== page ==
65. 65. 65Confidential • Participants produce several rough sketches • Discuss and critique the sketches • Merge ideas into one design concept Design Studios Saturate the Design Space
  66. 66. 66Confidential What Makes a GoodSketch?
  67. 67. 67Confidential • You’re making a rough sketch—Use pen & paper, and colored markers. Don’t use a computer. • Use large paper and use the whole page—Write BIG. Draw BIG. Only use fat-nib markers so a roomful of people can see the idea when you present it. • “Good enough” is good enough—You’re making a rough sketch. • Use only enough detail to communicate your main idea. • Only ONE idea per sketch. • ANY idea—even crazy or expensive ideas—are OK. Don’t judge your ideas now, just get five on paper. • Remember: QUANTITY breeds QUALITY. How to Do a GoodSketch?
  68. 68. 68Confidential One Idea Per Page (Screen, Flow, etc.)
  69. 69. 69Confidential Don’t Worry Too MuchAbout Details
  70. 70. 70Confidential Sketch EnoughDetails to Convey Your Idea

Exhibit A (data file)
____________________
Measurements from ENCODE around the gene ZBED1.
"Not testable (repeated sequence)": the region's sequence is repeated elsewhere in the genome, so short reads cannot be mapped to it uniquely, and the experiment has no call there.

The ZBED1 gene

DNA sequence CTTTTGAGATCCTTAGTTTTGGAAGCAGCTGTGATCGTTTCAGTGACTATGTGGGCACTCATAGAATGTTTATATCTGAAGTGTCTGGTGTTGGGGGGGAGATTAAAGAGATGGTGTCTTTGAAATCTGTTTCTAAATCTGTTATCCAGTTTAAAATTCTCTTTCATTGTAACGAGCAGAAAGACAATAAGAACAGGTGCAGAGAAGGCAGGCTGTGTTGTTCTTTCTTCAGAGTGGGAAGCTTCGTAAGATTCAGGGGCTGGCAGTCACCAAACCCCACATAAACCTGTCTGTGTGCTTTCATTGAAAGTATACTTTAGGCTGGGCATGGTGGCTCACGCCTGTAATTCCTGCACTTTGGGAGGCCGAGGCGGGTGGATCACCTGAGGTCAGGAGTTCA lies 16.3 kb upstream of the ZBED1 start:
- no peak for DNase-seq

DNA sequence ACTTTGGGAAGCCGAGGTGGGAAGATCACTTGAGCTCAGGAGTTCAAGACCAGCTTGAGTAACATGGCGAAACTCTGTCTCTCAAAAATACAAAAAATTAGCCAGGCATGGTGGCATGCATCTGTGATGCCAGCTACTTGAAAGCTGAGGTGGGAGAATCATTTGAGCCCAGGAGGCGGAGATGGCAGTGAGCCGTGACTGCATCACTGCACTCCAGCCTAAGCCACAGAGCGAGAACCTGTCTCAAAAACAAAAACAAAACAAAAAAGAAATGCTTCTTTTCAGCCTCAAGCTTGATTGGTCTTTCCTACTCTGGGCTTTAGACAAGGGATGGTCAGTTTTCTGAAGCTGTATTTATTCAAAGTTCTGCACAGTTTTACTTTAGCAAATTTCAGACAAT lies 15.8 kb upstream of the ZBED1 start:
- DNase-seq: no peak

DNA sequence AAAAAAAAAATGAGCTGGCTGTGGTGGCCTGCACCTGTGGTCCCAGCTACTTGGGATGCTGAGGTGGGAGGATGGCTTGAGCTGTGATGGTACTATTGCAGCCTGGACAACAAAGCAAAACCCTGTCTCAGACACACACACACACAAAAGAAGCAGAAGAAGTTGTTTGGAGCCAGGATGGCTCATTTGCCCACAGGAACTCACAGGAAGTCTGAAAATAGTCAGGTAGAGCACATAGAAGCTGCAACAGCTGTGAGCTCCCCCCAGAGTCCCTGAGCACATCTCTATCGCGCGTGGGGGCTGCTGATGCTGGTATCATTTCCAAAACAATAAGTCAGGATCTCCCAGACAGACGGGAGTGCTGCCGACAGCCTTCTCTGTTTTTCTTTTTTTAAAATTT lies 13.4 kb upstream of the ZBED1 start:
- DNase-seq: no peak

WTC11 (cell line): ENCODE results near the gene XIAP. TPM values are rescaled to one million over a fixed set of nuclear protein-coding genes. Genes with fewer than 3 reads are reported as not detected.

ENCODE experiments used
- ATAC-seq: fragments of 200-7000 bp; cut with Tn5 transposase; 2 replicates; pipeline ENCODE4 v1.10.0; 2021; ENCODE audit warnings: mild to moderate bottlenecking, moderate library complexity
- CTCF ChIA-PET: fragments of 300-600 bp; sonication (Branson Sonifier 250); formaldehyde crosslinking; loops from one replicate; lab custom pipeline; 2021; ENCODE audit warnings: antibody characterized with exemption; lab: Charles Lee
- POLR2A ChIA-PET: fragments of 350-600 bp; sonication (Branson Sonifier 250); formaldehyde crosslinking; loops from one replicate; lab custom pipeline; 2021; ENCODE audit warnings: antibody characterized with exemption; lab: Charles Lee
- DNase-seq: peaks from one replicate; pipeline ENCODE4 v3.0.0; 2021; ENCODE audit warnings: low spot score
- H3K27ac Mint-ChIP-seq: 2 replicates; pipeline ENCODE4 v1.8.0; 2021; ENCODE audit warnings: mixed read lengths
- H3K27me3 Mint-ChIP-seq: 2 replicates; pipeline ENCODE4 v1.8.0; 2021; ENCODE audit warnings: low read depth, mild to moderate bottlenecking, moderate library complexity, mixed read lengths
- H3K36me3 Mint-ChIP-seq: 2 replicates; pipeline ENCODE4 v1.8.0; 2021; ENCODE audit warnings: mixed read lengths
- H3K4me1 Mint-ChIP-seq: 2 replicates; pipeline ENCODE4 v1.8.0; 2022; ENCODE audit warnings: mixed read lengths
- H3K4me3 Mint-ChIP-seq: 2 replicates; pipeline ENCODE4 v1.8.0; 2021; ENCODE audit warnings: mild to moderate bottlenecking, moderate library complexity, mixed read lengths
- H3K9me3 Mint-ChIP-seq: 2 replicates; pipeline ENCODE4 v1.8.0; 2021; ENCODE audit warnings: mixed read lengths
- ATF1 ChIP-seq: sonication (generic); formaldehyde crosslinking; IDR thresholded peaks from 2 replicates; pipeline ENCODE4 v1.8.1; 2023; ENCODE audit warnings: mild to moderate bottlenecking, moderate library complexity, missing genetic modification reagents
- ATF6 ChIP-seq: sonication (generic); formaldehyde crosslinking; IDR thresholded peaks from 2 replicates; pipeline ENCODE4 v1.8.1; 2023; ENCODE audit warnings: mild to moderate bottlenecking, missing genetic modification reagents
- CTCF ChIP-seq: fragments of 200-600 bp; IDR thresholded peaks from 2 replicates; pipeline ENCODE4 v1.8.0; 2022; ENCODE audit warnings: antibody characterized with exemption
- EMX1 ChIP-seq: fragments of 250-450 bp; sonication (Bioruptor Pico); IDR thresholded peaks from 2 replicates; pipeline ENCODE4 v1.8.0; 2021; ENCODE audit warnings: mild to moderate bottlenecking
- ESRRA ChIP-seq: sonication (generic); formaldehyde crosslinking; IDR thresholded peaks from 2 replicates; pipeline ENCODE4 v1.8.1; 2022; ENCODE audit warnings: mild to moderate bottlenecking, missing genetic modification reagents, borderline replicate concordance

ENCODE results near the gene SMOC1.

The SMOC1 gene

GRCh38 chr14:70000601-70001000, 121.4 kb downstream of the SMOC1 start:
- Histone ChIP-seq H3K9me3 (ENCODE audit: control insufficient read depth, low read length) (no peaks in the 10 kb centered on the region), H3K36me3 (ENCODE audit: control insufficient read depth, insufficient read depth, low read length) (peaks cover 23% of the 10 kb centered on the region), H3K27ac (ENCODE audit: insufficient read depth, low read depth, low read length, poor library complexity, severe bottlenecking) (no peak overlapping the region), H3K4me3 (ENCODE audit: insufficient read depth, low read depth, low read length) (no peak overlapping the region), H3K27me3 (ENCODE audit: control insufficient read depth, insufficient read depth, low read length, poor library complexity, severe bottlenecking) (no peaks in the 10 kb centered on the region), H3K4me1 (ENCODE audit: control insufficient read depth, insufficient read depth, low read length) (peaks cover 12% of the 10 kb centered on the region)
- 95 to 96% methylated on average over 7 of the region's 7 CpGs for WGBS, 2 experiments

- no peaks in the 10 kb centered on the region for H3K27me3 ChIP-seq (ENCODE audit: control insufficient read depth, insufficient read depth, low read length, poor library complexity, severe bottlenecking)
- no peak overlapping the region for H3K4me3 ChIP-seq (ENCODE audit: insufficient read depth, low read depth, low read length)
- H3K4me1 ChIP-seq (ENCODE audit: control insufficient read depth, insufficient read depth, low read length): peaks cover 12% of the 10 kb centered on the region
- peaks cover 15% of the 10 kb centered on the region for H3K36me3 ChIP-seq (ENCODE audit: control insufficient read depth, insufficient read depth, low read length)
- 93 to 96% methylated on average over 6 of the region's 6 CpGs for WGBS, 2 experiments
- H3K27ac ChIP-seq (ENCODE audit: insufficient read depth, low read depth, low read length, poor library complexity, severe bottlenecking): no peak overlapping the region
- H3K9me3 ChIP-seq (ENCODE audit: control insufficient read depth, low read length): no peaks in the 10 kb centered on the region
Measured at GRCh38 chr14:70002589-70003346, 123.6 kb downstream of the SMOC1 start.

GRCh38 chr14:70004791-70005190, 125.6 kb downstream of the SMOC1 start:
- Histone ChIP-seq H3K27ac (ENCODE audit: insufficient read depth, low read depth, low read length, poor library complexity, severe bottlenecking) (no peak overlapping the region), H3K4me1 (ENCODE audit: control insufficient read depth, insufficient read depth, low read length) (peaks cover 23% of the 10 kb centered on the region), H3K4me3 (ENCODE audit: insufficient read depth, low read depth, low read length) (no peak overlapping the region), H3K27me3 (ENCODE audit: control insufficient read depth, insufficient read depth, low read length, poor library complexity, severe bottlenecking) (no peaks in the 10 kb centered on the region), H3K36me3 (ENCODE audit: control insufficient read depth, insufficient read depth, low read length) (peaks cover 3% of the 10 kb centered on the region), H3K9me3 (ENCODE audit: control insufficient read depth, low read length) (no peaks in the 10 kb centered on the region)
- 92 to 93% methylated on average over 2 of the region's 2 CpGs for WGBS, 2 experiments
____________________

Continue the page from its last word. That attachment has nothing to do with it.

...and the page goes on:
71. 71. 71Confidential You Can AlwaysStart Over
  72. 72. 72Confidential Use Arrows and Annotations
  73. 73. 73Confidential Provide a Title and BriefDescription
  74. 74. 74Confidential • Add LABELS and arrows that identify the actions and the results. Number the labels and responses. • Always write labels in red, and use red only for labels. (Text in the GUI and title bars is not a label.) • Add a SKETCH TITLE to help communicate the idea and to help people remember what it’s about later on. • Be able to take about 20 seconds to talk about your sketch. (Don’t worry—it’s enough time. Remember, a picture is “worth a thousand words”.) What Makes aPresentable Sketch?
  75. 75. 75Confidential What Makes a Good Design Studio?